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Eclipse Plug-in Developer Guide
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Batching resource changes

When you need to modify resources in the workspace, it is important to keep in mind that other plug-ins might be working with the same resources. The resources API provides robust mechanisms for keeping plug-ins informed about changes in the workspace, and for making sure that multiple plug-ins do not modify the same resource at the same time. Where possible, your plug-in's modifications to the workspace should be batched in units of work inside a workspace runnable. These runnables help to reduce the amount of change notifications generated by changes. They also allow you to declare which part of the workspace is to be modified, so that other plug-ins can be locked out of changing the same part of the workspace.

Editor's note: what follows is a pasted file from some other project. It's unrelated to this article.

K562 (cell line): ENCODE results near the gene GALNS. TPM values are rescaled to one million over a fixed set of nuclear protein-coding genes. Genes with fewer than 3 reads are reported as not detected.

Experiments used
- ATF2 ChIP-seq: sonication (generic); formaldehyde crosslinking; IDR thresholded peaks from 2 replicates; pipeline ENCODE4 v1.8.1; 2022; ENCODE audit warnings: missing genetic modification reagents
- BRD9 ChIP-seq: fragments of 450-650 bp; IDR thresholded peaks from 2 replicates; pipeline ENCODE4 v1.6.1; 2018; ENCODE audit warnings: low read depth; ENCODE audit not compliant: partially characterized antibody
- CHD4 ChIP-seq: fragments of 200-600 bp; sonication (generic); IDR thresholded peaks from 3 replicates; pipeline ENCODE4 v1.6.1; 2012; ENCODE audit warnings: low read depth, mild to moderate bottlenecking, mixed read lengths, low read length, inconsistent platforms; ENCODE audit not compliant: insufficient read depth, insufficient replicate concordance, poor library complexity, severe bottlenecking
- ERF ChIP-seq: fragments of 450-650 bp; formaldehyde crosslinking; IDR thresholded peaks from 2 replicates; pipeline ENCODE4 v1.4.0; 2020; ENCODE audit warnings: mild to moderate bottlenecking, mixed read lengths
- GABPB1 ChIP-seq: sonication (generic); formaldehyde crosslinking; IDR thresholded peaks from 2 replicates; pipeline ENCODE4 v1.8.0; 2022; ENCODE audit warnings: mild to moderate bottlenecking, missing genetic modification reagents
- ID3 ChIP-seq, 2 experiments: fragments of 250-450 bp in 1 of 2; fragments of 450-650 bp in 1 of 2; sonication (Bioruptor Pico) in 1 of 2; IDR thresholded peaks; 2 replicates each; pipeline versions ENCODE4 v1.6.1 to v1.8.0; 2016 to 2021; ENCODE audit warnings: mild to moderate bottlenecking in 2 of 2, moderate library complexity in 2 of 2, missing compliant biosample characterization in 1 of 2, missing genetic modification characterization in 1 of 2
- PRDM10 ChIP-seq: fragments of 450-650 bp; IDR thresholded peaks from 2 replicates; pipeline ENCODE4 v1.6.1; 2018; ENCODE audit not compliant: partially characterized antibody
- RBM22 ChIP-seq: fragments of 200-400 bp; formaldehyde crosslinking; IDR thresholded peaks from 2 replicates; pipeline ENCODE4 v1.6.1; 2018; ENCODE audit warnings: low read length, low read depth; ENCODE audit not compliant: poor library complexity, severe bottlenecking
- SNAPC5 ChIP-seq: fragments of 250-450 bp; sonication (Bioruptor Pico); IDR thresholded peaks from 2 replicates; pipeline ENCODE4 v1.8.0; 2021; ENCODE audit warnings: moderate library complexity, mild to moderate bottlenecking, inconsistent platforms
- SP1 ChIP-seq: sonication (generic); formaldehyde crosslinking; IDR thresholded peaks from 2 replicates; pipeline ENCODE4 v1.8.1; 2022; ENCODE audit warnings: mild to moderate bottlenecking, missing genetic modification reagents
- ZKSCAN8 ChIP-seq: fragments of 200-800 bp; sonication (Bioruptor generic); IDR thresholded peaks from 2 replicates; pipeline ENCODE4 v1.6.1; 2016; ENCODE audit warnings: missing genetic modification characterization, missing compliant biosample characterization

The protocol for IWorkspaceRunnable is fairly simple. A workspace runnable looks just like a long-running operation or platform job. The actual work is done inside a run method, with progress reported to the supplied IProgressMonitor . Code that manipulates the workspace is performed inside the run method.

IWorkspaceRunnable myRunnable = 
	new IWorkspaceRunnable() {
		public void run(IProgressMonitor monitor) throws CoreException {
			//do the actual work in here
			...
		}
}

When it is time to the run the code, your plug-in tells the workspace to run the code on its behalf. This way, the workspace can generate any necessary change events and ensure that no two plug-ins are modifying the same resource at the same time. (Even if your plug-in is not using background jobs and the concurrency framework to modify the workspace, other plug-ins may be doing so.)

Scheduling rules and locking